A collaborative learning space is one where specific tasks are completed by children who are working in small groups. Each child typically has few roles to undertake, but learns the significance of their role and its importance to the overall functioning of the group. It is believed that the knowledge gained by the group is generally socially constructed. The task is usually a closed topic with specific answers required to complete the task. The teacher is most usually the centre of authority in this model. Students usually receive the same mark for this model.
The children work in small groups but each child will be given multiple roles to carry out. The activities are generally well structured with children learning the roles within group work as well as learning how to work as a team and to help each other. The students will be working together and will take more responsibility to help in each others’ learning with more opportunity to practice relevant skills and to discuss the information. There is a specific task to be completed, but this task is generally open ended and complex. The children in the group are the centre of authority in this model, with the teacher generally acting as an observer. Students usually receive an individual mark based on participation. There are usually team rewards, but individuals are accountable for their share of the task. Children should be given equal opportunities to succeed at the tasks given.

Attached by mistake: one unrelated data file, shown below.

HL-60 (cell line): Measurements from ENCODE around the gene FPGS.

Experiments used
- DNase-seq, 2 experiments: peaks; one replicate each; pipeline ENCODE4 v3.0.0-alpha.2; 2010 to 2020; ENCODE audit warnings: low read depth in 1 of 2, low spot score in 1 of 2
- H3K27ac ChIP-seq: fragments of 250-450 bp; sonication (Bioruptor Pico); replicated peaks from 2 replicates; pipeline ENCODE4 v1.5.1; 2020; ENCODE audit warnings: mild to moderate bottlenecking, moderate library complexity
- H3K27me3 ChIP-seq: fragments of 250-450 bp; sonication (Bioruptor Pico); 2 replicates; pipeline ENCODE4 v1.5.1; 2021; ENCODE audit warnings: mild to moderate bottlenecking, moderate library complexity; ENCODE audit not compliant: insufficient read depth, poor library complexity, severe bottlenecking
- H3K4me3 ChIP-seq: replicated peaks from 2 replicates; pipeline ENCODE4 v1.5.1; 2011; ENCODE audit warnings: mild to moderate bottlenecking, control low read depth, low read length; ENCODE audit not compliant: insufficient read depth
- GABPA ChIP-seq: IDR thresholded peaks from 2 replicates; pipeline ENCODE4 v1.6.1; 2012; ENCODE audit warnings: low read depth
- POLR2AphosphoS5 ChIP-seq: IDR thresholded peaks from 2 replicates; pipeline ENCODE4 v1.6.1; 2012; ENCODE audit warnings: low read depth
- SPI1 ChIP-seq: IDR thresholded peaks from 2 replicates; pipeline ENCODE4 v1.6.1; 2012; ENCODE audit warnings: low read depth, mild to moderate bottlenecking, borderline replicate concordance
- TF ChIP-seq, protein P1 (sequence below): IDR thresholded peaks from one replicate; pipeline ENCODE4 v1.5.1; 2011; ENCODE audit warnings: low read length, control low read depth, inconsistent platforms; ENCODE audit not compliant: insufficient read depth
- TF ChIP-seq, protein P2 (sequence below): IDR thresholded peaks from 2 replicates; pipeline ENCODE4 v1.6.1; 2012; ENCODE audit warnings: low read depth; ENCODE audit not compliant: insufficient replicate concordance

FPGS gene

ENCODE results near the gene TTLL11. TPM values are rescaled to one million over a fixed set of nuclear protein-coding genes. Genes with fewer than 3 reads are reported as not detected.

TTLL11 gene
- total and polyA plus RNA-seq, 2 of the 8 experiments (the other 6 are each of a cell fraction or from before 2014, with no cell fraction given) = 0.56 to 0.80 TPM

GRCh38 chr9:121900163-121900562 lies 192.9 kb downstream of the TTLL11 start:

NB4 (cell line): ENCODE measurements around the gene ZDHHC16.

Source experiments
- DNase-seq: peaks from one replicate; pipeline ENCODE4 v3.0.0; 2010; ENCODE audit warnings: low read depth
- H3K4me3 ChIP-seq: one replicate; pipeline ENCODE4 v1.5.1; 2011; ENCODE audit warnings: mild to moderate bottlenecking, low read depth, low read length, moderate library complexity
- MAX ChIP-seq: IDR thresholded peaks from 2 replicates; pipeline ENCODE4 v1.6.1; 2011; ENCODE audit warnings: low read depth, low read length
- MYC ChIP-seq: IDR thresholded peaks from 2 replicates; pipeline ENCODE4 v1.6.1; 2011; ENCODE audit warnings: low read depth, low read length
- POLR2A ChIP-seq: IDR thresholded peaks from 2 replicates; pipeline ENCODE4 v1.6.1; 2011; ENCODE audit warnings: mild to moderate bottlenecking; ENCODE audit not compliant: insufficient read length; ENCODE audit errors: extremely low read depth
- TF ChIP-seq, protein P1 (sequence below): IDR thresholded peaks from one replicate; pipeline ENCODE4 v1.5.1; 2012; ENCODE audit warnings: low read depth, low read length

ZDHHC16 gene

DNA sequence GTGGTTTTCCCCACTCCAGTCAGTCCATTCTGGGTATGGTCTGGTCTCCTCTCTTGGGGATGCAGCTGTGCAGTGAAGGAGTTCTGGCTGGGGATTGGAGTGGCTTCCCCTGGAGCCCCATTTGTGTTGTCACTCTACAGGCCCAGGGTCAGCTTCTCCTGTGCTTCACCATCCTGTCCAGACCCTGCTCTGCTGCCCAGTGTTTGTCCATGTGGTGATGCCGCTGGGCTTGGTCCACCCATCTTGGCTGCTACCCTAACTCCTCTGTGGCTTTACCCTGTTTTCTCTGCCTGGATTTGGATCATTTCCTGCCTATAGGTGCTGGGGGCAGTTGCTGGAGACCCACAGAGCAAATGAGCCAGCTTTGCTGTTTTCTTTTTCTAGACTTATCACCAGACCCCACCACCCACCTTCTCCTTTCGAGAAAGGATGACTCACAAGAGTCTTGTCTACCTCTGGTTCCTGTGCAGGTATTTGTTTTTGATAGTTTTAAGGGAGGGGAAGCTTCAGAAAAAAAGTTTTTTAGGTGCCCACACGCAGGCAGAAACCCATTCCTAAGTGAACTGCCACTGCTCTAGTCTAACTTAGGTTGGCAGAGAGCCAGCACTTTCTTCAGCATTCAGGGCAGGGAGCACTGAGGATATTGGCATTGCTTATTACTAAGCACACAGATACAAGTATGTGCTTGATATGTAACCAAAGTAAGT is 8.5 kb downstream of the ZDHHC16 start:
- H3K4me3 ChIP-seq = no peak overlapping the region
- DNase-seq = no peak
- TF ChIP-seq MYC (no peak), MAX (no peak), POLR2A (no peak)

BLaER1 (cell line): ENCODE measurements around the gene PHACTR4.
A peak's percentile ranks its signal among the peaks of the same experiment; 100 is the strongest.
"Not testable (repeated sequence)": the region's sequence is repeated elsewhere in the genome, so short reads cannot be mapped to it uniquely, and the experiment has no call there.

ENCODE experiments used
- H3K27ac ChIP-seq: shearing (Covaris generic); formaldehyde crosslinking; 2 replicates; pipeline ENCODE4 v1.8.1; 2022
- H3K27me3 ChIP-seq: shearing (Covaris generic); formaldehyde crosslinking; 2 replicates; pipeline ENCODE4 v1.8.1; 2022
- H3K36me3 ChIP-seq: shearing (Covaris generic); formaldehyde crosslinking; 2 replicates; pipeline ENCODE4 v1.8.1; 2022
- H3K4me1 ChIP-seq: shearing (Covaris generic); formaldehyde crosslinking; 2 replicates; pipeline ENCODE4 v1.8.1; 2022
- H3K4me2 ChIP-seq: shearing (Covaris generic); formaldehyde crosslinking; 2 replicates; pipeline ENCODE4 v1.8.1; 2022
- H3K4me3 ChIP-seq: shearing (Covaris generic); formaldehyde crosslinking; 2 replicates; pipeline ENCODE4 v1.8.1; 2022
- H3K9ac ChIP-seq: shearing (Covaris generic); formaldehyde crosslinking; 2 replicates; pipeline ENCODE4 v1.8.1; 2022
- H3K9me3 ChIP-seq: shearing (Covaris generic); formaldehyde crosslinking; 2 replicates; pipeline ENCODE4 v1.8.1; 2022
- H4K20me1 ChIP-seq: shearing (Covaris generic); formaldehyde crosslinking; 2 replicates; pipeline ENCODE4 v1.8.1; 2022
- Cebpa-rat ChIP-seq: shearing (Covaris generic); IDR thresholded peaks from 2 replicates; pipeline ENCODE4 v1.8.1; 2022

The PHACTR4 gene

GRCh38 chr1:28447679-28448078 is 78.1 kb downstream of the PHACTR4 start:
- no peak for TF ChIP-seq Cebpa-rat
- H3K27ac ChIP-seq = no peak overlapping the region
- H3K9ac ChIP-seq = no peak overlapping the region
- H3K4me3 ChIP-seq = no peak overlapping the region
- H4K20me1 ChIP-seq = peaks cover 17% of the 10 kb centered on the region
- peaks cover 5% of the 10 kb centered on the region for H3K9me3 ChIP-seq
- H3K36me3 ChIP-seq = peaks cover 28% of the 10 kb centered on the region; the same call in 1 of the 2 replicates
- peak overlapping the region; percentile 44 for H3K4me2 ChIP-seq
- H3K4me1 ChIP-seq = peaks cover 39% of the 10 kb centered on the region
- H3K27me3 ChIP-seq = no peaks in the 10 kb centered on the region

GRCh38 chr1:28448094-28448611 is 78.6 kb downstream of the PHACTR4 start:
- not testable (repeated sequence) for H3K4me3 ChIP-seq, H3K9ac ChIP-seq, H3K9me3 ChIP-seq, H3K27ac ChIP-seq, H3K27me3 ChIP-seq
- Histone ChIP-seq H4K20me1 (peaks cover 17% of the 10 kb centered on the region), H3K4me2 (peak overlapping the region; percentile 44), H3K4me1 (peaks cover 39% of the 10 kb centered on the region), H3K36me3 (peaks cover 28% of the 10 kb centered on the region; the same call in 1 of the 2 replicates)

Group Learning Space
A Group Learning Space is the space in which a group learns, which means, by definition, this is the space where both Collaborative and Co-operative learning can take place. Different Learning spaces are suited to different learning tasks and it should be the teacher, in general, who decides upon the learning space. However, children often see beyond and innovate to use spaces in ways that teachers cannot predict.
Each learning space will have its strengths as well as its weaknesses. The appropriateness depends upon the task given as well as on the nature of the children making use of the space. Also to take into account is the fact that some children don’t like and don’t function well in group situations, preferring to work as individuals, and vice versa. It is important that teachers are knowledgeable, if not practiced, in aspects of group work, in order to provide a beneficial learning experience for the children.
Slavin, R. (2010). Co-operative learning: what makes group-work work? The Nature of Learning: Using Research to Inspire Practice, OECD Publishing.